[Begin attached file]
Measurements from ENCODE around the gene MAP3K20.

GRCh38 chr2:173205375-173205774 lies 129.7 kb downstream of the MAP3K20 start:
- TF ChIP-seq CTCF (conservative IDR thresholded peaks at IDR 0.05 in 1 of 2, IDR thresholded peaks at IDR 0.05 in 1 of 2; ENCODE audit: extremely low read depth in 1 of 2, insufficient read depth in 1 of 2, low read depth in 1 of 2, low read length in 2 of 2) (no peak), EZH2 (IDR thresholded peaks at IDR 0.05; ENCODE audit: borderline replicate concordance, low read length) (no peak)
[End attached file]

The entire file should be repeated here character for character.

Measurements from ENCODE around the gene MAP3K20.

GRCh38 chr2:173205375-173205774 lies 129.7 kb downstream of the MAP3K20 start:
- TF ChIP-seq CTCF (conservative IDR thresholded peaks at IDR 0.05 in 1 of 2, IDR thresholded peaks at IDR 0.05 in 1 of 2; ENCODE audit: extremely low read depth in 1 of 2, insufficient read depth in 1 of 2, low read depth in 1 of 2, low read length in 2 of 2) (no peak), EZH2 (IDR thresholded peaks at IDR 0.05; ENCODE audit: borderline replicate concordance, low read length) (no peak)